What can an author teach children about creative writing?
I’d like to discuss why I think it’s useful for children to learn about creative writing from an author, but first, I’m going to start by telling you about my favourite part of the creative writing process.
Initially, it’s exciting when an idea comes to me. When this happens, it’s like an itch I can’t help but scratch. It won’t go away until I’ve fully formed the idea, plotted and planned the story.
First, I like to know all about the characters, who they are, what they look like, their likes, dislikes, etc, all before I start anything. This brings them to life in my head and in a way, it helps them, to help me, to write the story (do I sound crazy yet?)
Knowing what makes the characters tick, helps with subplots too. They need to have ‘real’, every day lives going on at the same time as the main conflict of the story, otherwise, neither the story nor the characters would feel real. The characters are also affected by their surroundings, so I like to be clear about where the story will be set.
All this, before I’ve even begun to lay out the main plot points of the story.
So much planning goes into a novel, before I start to write it. Personally, I believe this is necessary, otherwise it’s so easy to get lost somewhere along the way. I don’t always end up sticking rigidly to the plan (it’s those characters with a mind of their own dictating the way), but having it there as a guide, scaffolding, if you like, really helps. By the time I come to the actual writing, I know pretty much what I’m going to write and by this point, I know my characters and their lives so well, it feels natural to write their story. Of course, I do tend to find out more about them as the story progresses, but I’m 85% of the way there before I start.
This is what makes the writing process so enjoyable for me. For that time, the duration of the writing, I can almost lose myself in another world. This is a world of my own creation and I can immerse myself in it whilst shutting everything else out. The Japanese call this Ikigai, or ‘flow’, where it’s just you and your creative process, nothing else matters.
This is how I write. My writing process. It’s a creative process, something I find joy in doing. Have you noticed, not once have I made any reference to verbs, nouns, connectives, adverbs, frontal adverbials?
I have a fundamental understanding of grammar, of course I do. I must have been taught it in school, yet I don’t remember being taught it, or how. One thing’s for certain though, I never construct a sentence by thinking about how to put words together so that they make grammatical sense. It’s a subconscious act, yet this is how many children think of the process of writing. They are so hung up on the grammar that they fail to see beyond it, to the story they are creating, to what the words they are putting together actually mean.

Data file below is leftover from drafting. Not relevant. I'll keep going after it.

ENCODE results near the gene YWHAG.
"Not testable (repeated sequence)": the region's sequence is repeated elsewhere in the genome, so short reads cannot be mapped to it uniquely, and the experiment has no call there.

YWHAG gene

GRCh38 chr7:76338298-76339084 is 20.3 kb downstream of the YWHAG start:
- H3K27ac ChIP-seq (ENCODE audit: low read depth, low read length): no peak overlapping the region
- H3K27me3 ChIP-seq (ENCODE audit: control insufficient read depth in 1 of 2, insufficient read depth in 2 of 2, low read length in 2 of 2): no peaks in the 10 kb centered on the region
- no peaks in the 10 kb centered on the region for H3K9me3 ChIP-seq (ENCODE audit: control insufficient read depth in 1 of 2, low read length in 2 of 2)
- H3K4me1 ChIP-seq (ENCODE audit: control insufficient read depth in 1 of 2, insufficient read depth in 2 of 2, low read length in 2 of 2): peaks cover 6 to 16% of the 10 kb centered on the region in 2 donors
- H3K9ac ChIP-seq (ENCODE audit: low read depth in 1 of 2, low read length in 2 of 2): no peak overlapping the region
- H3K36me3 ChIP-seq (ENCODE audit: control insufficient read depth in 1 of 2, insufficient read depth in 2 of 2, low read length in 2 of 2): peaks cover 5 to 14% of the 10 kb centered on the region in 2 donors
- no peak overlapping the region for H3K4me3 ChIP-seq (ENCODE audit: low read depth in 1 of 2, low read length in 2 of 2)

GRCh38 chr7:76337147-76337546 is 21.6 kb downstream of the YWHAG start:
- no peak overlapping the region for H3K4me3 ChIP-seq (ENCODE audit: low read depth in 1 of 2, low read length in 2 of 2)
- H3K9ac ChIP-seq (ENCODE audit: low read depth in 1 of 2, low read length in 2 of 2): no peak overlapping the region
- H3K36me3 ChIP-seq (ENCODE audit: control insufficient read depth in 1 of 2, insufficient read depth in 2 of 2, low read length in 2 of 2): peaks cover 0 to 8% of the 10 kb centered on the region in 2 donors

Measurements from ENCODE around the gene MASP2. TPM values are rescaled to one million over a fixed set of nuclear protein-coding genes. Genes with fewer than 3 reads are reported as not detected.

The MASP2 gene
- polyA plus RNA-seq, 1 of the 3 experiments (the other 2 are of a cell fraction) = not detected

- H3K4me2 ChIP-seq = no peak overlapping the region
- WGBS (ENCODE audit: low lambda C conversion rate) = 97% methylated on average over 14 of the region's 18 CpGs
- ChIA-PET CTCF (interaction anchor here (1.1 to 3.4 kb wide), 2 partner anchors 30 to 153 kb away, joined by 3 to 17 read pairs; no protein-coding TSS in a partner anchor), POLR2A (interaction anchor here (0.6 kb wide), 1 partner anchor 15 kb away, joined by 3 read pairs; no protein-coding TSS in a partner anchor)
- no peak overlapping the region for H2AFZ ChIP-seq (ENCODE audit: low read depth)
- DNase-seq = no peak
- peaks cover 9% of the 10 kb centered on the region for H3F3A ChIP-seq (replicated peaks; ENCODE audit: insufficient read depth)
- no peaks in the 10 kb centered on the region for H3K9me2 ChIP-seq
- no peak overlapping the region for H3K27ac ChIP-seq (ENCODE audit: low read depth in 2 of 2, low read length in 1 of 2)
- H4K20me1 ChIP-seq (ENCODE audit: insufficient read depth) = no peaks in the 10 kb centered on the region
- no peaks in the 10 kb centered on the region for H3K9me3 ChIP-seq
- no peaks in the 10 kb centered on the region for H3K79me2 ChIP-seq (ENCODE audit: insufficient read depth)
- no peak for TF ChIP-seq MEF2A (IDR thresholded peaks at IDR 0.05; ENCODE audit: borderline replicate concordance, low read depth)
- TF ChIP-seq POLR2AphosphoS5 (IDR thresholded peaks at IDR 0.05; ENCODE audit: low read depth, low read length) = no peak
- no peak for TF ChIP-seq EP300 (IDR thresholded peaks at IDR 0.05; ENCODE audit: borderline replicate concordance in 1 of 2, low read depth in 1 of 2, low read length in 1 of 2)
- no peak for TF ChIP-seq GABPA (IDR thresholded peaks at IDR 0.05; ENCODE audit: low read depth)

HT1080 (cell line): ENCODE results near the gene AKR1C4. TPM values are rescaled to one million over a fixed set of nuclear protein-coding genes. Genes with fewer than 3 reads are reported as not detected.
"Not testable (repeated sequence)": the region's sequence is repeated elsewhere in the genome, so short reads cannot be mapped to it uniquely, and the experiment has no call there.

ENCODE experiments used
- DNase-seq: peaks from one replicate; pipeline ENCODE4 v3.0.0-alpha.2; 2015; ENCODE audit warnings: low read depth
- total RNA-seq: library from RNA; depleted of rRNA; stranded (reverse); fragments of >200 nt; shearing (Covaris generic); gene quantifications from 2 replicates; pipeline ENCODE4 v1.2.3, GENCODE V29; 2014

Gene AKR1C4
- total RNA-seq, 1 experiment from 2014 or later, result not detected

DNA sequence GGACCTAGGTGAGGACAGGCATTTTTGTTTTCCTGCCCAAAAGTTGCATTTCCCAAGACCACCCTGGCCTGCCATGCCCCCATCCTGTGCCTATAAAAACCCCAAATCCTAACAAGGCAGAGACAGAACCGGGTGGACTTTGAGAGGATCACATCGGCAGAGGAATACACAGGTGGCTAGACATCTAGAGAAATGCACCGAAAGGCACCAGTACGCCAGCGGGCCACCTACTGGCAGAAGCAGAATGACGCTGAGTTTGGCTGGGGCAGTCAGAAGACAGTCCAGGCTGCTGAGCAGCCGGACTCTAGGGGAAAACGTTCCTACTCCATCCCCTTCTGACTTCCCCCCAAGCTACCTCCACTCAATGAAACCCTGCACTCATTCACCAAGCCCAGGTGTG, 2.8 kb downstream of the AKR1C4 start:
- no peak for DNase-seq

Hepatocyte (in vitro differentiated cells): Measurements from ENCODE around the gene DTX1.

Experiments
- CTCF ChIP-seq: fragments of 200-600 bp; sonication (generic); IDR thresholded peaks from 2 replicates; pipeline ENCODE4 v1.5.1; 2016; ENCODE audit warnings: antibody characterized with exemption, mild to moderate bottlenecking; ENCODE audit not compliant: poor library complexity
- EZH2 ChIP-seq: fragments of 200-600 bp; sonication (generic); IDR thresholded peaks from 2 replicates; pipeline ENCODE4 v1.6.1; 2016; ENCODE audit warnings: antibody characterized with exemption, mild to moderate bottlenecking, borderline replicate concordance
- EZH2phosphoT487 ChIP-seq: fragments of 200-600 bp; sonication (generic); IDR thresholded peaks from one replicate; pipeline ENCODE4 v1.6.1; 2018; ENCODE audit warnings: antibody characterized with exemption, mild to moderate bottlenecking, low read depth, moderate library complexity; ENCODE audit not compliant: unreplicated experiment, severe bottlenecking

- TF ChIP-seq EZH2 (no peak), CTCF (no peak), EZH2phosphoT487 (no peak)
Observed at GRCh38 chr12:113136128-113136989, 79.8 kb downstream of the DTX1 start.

Unlike them, I can see past this in order to let the story flow from me and on to the page. It’s part of my role as a creative writing tutor for kids, to help them to do this too.
Another thing I find children struggle with, is the complexity of their ideas. Some read at a level that is beyond their writing capabilities. Others are influenced by games, which I believe, are too old for them. This means, when it comes to story ideas, these children come up with complex plots and sub-plots, with a host of characters they have no idea what to do with. I have to encourage them to simplify their ideas, so that can write them down.
A third thing children find difficult, is the idea of a story having a beginning, middle and end. It’s classic story telling, right? And we’re all taught this. It’s often depicted as a story mountain, which is a great visual. The difficulty comes, however, with the children knowing how to climb that mountain, then once at the top, being able to get back down again.
I help to simplify this process by giving children the tools to make that climb and descent.
It’s a constant struggle, because many children feel they will never be good enough. But my aim, is to put the fun back into writing. I want them to enjoy the process, just like I do, and find the magic that comes from creating something that’s all yours.
I can’t stress enough to the children how important it is to get the story out of their heads and onto paper without worrying about anything else. This is what editing is for. If the grammar’s not great, we can correct that. No one expects their first draft to be perfect, and that includes me. It takes many drafts before a story is considered ready for publication.
This is why I believe working with children, from an author’s point of view, is important for developing creative writing techniques. What do you think?
Find out more about my creative writing club by visiting the Storymakers website.